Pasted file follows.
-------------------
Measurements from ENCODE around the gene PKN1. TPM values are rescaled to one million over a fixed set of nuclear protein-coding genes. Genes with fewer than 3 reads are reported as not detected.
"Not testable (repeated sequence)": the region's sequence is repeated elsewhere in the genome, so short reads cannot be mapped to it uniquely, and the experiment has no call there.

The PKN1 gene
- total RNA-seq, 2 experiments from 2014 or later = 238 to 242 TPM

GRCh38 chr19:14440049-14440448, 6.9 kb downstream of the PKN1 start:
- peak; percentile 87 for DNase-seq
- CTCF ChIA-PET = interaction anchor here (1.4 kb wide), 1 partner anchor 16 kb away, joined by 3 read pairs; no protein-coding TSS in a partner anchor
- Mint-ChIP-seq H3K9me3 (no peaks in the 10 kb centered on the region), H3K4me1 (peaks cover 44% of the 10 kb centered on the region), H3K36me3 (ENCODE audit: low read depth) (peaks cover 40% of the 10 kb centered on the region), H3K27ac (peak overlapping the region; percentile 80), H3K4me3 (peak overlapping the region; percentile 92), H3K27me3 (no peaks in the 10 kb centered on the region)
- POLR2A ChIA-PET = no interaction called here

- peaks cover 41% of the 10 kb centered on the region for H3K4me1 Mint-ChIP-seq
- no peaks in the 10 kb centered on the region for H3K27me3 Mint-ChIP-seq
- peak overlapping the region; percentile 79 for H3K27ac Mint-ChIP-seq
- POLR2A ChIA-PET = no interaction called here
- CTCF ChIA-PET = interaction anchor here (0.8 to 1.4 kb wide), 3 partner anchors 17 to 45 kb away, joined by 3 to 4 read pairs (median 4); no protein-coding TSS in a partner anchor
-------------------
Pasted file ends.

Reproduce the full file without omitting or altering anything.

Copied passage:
Measurements from ENCODE around the gene PKN1. TPM values are rescaled to one million over a fixed set of nuclear protein-coding genes. Genes with fewer than 3 reads are reported as not detected.
"Not testable (repeated sequence)": the region's sequence is repeated elsewhere in the genome, so short reads cannot be mapped to it uniquely, and the experiment has no call there.

The PKN1 gene
- total RNA-seq, 2 experiments from 2014 or later = 238 to 242 TPM

GRCh38 chr19:14440049-14440448, 6.9 kb downstream of the PKN1 start:
- peak; percentile 87 for DNase-seq
- CTCF ChIA-PET = interaction anchor here (1.4 kb wide), 1 partner anchor 16 kb away, joined by 3 read pairs; no protein-coding TSS in a partner anchor
- Mint-ChIP-seq H3K9me3 (no peaks in the 10 kb centered on the region), H3K4me1 (peaks cover 44% of the 10 kb centered on the region), H3K36me3 (ENCODE audit: low read depth) (peaks cover 40% of the 10 kb centered on the region), H3K27ac (peak overlapping the region; percentile 80), H3K4me3 (peak overlapping the region; percentile 92), H3K27me3 (no peaks in the 10 kb centered on the region)
- POLR2A ChIA-PET = no interaction called here

- peaks cover 41% of the 10 kb centered on the region for H3K4me1 Mint-ChIP-seq
- no peaks in the 10 kb centered on the region for H3K27me3 Mint-ChIP-seq
- peak overlapping the region; percentile 79 for H3K27ac Mint-ChIP-seq
- POLR2A ChIA-PET = no interaction called here
- CTCF ChIA-PET = interaction anchor here (0.8 to 1.4 kb wide), 3 partner anchors 17 to 45 kb away, joined by 3 to 4 read pairs (median 4); no protein-coding TSS in a partner anchor